On Mon, 20 Nov 2000, Tigran Aivazian wrote:
> On Mon, 20 Nov 2000, Charles Turner, Ph.D. wrote:
> > I certainly don't know what to purchase for my
> > next attempt at a "shrink-wrap" installation.
> Try Red Hat 7.0 -- it is certainly better. True, no distribution is
I just got in after trying to recover from the 500++ mile
I will answer all with this short response. Only one will be
forwarded to linux-kernel.
(1) Most nasty-grams were from those who didn't even read the subject.
And yes, it should be of great concern to those on the linux-
kernel development list. The most visible advocate of Linux
is Red Hat. When they drop the ball, it's a concern for all
(2) I got about 32 private responses from folks who wanted to help.
Thank you to all of them.
(3) One Red Hat employee stated that the distribution must have
been hacked. I think it's a bit hard to rewrite Distribution
CD-ROMS. He also didn't know that the boot occurs with initrd,
requiring the proper modules to be loaded from the RAM disk
before the SCSI hard disk could be accessed.
(4) For those who think the hardware is broken; The hardware worked
for six months using Windows/2000. It has a NT core.
The distribution was reinstalled with only one CPU installed.
When that failed, I changed to the other CPU and tried again.
Then I installed only one 'stick' of RAM (128 meg). Then
I tried to install the distribution again.
I did this 4 times for each of the four sticks of RAM.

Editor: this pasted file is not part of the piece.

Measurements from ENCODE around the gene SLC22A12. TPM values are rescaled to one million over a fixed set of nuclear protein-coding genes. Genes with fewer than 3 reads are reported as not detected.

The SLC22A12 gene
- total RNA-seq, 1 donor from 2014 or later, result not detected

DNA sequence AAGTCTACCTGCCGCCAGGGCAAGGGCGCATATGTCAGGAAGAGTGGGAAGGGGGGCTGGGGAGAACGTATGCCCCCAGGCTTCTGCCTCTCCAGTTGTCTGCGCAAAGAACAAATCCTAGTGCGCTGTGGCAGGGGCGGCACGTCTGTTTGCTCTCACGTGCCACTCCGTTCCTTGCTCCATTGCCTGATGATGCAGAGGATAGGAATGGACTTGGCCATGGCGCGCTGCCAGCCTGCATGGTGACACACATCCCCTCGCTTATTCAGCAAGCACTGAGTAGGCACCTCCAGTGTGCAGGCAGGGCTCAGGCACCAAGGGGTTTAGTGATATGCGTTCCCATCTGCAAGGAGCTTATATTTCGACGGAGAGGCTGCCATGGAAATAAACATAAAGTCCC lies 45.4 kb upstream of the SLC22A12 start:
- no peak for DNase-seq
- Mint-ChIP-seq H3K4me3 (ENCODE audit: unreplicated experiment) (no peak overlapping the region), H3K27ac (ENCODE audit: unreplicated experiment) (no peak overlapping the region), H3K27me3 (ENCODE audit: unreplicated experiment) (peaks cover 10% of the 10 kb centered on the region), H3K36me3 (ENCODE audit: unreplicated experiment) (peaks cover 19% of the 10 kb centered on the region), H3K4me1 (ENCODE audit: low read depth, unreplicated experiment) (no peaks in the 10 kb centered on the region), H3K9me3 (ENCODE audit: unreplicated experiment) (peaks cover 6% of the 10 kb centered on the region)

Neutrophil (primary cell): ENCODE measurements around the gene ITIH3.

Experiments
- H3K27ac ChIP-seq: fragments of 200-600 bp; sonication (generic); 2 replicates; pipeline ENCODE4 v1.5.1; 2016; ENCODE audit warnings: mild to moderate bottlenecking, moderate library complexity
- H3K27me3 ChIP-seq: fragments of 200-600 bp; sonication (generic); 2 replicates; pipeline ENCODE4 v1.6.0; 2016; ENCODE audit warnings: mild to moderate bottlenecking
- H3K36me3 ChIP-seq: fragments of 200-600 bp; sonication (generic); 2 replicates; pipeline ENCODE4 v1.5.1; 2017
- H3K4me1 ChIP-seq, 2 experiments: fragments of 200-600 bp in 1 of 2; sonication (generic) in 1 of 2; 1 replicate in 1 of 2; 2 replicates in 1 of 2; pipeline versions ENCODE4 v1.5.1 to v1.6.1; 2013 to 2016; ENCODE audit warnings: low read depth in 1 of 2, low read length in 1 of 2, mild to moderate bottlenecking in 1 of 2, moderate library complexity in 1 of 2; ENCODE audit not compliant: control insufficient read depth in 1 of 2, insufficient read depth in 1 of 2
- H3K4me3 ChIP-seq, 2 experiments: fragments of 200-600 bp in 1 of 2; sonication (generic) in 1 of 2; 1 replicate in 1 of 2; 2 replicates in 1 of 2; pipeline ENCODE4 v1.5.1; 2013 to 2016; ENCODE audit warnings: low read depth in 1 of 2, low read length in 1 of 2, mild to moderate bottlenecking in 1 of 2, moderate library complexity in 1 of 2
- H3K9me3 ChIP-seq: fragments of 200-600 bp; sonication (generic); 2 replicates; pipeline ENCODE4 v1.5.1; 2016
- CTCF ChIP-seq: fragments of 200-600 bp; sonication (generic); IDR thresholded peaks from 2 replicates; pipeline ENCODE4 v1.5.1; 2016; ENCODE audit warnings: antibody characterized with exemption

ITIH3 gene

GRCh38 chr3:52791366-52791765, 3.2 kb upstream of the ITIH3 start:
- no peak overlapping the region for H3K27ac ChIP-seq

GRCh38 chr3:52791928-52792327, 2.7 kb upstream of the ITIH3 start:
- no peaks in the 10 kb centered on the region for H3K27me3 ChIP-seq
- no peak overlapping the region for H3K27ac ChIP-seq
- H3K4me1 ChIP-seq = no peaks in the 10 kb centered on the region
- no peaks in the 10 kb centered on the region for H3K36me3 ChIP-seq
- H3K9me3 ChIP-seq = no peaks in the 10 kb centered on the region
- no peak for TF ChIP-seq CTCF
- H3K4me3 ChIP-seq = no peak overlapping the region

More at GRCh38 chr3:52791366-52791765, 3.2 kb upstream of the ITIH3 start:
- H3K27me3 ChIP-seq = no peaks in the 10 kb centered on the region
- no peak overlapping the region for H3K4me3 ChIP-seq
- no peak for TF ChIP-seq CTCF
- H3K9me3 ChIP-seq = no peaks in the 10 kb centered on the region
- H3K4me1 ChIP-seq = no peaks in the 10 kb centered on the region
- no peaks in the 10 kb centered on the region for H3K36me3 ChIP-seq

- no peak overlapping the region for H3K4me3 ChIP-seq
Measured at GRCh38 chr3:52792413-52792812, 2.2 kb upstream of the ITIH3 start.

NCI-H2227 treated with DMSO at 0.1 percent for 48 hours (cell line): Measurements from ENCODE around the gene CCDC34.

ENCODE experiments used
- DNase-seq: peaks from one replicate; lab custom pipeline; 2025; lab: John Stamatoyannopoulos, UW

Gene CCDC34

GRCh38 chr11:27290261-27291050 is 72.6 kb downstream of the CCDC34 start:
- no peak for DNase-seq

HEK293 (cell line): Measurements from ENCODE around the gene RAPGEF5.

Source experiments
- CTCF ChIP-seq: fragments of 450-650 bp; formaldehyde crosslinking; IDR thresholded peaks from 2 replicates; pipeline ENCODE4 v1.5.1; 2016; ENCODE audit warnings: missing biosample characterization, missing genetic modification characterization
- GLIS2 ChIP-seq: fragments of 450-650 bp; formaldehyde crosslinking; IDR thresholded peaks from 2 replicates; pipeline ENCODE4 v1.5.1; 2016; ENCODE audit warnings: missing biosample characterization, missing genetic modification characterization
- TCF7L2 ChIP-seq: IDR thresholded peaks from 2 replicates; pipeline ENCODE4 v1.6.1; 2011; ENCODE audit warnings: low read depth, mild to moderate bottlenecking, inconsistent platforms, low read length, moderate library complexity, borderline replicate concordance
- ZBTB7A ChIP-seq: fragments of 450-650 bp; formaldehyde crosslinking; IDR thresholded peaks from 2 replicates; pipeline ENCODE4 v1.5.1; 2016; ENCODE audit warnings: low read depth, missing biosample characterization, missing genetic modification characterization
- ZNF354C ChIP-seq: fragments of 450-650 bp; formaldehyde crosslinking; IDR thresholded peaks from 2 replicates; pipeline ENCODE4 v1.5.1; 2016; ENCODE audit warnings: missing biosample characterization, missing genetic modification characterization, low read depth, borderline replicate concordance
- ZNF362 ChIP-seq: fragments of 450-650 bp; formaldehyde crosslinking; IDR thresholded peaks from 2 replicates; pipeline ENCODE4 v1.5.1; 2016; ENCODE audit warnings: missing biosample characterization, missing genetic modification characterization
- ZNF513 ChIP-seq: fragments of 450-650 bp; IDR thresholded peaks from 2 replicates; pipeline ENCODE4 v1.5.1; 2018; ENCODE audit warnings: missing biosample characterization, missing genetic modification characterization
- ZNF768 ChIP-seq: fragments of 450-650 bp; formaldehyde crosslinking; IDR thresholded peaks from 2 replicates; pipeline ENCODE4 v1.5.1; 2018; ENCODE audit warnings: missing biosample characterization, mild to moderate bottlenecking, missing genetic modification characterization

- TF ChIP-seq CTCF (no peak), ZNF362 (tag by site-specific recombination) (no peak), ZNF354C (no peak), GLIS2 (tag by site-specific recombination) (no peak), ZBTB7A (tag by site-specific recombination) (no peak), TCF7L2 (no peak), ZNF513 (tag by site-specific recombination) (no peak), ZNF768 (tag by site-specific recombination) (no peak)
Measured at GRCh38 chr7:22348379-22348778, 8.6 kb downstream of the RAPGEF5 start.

In every case, the distribution failed to make a bootable
system. However, in each case I booted it on a 2.2.17
rescue disk and it worked.
(5) Again, the system works fine when a 'homemade' distribution
using the current glibc, gcc compiler, and linux-2.2.17
are used. I have kept all the tools listed in
linux/Documentation/Changes current on this hard disk.
(6) One of my co-workers pointed out that the distribution
kernel does a test for MMX speed upon startup. It then
will use MMX for copies, etc., if it finds it's fast.
He pointed out that this was not very mature around the
time this distribution was made. It probably was not well
tested and may be the reason for network daemons dying.
This distribution was purchased in July of this year.
If a 4 month old distribution is "obsolete", as one
respondent said, then we had all better give up.
Very Truly Yours,
Member(s) IEEE, IEEE Computer Society, AIAA
I speak only for myself, which is enough of a problem.
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